Why the number of migrants crossing the Mediterranean is falling


Libya’s version of catch and release

OVER the past three summers, tens of thousands of migrants piled into boats to make the perilous journey across the Mediterranean. This summer, though, the sea was unusually empty. Since the European Union and Turkey struck a deal in 2016—in effect closing the eastern route to Greece—Italy has been the main destination for migrants. But the number of arrivals there in July was down by more than half compared with last year. In August it fell even further: fewer than 4,000 people came ashore, against more than 21,000 in August 2016. It was the lowest monthly figure recorded in nearly two years.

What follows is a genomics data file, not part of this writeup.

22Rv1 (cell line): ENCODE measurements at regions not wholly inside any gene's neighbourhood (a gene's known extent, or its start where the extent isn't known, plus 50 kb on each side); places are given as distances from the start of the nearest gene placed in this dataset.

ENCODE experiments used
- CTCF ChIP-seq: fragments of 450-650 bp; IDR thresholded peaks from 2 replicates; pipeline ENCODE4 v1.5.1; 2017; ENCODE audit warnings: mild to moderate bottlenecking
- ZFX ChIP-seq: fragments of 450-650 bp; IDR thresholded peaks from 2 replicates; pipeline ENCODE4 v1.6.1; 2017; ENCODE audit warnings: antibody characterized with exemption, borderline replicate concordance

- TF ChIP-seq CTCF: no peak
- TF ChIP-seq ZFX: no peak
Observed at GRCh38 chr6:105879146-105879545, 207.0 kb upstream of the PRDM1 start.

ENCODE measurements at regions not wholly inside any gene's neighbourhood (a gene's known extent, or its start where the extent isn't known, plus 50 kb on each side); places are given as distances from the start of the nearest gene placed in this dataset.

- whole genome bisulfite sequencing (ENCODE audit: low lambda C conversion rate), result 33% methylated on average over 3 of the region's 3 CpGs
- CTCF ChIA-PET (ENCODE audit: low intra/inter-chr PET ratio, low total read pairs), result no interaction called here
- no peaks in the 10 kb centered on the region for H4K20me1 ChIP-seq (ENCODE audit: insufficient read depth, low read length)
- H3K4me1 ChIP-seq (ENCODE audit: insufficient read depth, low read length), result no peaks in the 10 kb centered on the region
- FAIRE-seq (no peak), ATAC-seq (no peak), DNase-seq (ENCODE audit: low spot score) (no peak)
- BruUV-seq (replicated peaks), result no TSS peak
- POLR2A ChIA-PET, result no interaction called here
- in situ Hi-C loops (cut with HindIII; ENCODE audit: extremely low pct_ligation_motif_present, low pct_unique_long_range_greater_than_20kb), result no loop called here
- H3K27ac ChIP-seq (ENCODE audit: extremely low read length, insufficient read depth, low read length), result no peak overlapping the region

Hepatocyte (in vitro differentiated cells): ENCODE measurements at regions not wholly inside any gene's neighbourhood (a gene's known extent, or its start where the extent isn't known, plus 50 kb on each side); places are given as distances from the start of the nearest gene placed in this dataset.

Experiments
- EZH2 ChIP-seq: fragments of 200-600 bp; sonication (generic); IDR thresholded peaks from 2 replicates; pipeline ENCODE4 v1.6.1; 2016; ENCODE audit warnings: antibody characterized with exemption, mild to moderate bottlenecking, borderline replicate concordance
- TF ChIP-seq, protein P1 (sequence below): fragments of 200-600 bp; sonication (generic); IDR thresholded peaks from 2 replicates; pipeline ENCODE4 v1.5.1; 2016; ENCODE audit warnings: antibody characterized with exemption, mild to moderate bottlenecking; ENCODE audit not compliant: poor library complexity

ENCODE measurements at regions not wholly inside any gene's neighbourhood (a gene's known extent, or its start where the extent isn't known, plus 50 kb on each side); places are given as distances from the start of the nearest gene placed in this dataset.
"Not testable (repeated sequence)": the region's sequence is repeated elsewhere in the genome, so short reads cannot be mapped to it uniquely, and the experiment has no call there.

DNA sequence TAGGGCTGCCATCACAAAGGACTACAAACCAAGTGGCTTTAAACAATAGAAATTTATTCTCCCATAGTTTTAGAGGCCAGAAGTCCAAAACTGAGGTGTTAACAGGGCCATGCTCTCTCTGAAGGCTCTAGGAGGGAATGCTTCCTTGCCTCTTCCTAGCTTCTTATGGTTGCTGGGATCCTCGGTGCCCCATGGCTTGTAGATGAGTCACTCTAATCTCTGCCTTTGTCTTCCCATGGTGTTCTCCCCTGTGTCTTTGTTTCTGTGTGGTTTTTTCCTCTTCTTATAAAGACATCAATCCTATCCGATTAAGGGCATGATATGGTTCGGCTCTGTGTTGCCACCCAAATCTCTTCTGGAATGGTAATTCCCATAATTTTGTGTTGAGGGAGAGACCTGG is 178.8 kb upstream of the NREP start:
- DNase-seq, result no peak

No one quite knows why. Italy has provided equipment and training to Libya’s coastguard, which has stepped up patrols. The seas have also been rough. But two militias in the western city of Sabratha, thought to be behind much of the people-smuggling, have a different explanation. They claim that Italy offered them money and…

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